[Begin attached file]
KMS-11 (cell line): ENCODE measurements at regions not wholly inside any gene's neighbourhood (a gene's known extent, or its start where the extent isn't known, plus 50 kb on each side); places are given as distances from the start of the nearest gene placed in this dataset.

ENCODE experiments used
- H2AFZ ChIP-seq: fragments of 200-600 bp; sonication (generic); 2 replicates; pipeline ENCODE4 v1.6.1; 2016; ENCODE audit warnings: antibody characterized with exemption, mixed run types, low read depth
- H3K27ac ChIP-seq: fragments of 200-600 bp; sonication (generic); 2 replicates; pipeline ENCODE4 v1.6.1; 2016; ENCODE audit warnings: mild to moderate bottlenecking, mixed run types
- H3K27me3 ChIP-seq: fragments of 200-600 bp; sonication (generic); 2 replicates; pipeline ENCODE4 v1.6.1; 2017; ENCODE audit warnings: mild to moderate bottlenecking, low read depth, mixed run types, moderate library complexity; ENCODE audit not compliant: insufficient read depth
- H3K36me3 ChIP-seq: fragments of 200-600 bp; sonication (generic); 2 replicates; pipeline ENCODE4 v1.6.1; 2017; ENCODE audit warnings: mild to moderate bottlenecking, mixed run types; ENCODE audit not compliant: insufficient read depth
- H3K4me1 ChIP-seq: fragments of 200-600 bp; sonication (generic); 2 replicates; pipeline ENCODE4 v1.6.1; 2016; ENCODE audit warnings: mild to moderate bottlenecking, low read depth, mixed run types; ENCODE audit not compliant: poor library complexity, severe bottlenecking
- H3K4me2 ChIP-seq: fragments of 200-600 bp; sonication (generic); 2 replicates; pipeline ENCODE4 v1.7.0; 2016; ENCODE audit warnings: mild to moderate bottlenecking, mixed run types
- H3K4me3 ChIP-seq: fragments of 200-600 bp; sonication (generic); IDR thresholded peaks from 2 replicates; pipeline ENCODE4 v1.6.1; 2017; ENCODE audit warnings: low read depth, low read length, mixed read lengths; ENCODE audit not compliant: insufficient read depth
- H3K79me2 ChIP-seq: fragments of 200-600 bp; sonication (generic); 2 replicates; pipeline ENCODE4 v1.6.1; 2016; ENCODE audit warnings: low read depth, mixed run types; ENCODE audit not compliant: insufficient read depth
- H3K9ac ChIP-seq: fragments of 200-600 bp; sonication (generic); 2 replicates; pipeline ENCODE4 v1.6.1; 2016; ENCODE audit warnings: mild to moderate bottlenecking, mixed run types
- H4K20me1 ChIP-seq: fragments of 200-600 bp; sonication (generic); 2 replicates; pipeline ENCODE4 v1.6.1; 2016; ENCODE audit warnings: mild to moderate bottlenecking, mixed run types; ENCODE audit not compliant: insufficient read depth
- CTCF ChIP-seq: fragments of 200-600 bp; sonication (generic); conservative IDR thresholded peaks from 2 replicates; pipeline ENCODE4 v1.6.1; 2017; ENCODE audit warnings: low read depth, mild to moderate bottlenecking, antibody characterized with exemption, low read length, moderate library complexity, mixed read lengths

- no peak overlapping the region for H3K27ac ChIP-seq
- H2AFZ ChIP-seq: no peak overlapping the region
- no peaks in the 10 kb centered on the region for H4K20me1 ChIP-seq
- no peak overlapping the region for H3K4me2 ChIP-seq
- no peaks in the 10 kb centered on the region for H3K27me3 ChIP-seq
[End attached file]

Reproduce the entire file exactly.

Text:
KMS-11 (cell line): ENCODE measurements at regions not wholly inside any gene's neighbourhood (a gene's known extent, or its start where the extent isn't known, plus 50 kb on each side); places are given as distances from the start of the nearest gene placed in this dataset.

ENCODE experiments used
- H2AFZ ChIP-seq: fragments of 200-600 bp; sonication (generic); 2 replicates; pipeline ENCODE4 v1.6.1; 2016; ENCODE audit warnings: antibody characterized with exemption, mixed run types, low read depth
- H3K27ac ChIP-seq: fragments of 200-600 bp; sonication (generic); 2 replicates; pipeline ENCODE4 v1.6.1; 2016; ENCODE audit warnings: mild to moderate bottlenecking, mixed run types
- H3K27me3 ChIP-seq: fragments of 200-600 bp; sonication (generic); 2 replicates; pipeline ENCODE4 v1.6.1; 2017; ENCODE audit warnings: mild to moderate bottlenecking, low read depth, mixed run types, moderate library complexity; ENCODE audit not compliant: insufficient read depth
- H3K36me3 ChIP-seq: fragments of 200-600 bp; sonication (generic); 2 replicates; pipeline ENCODE4 v1.6.1; 2017; ENCODE audit warnings: mild to moderate bottlenecking, mixed run types; ENCODE audit not compliant: insufficient read depth
- H3K4me1 ChIP-seq: fragments of 200-600 bp; sonication (generic); 2 replicates; pipeline ENCODE4 v1.6.1; 2016; ENCODE audit warnings: mild to moderate bottlenecking, low read depth, mixed run types; ENCODE audit not compliant: poor library complexity, severe bottlenecking
- H3K4me2 ChIP-seq: fragments of 200-600 bp; sonication (generic); 2 replicates; pipeline ENCODE4 v1.7.0; 2016; ENCODE audit warnings: mild to moderate bottlenecking, mixed run types
- H3K4me3 ChIP-seq: fragments of 200-600 bp; sonication (generic); IDR thresholded peaks from 2 replicates; pipeline ENCODE4 v1.6.1; 2017; ENCODE audit warnings: low read depth, low read length, mixed read lengths; ENCODE audit not compliant: insufficient read depth
- H3K79me2 ChIP-seq: fragments of 200-600 bp; sonication (generic); 2 replicates; pipeline ENCODE4 v1.6.1; 2016; ENCODE audit warnings: low read depth, mixed run types; ENCODE audit not compliant: insufficient read depth
- H3K9ac ChIP-seq: fragments of 200-600 bp; sonication (generic); 2 replicates; pipeline ENCODE4 v1.6.1; 2016; ENCODE audit warnings: mild to moderate bottlenecking, mixed run types
- H4K20me1 ChIP-seq: fragments of 200-600 bp; sonication (generic); 2 replicates; pipeline ENCODE4 v1.6.1; 2016; ENCODE audit warnings: mild to moderate bottlenecking, mixed run types; ENCODE audit not compliant: insufficient read depth
- CTCF ChIP-seq: fragments of 200-600 bp; sonication (generic); conservative IDR thresholded peaks from 2 replicates; pipeline ENCODE4 v1.6.1; 2017; ENCODE audit warnings: low read depth, mild to moderate bottlenecking, antibody characterized with exemption, low read length, moderate library complexity, mixed read lengths

- no peak overlapping the region for H3K27ac ChIP-seq
- H2AFZ ChIP-seq: no peak overlapping the region
- no peaks in the 10 kb centered on the region for H4K20me1 ChIP-seq
- no peak overlapping the region for H3K4me2 ChIP-seq
- no peaks in the 10 kb centered on the region for H3K27me3 ChIP-seq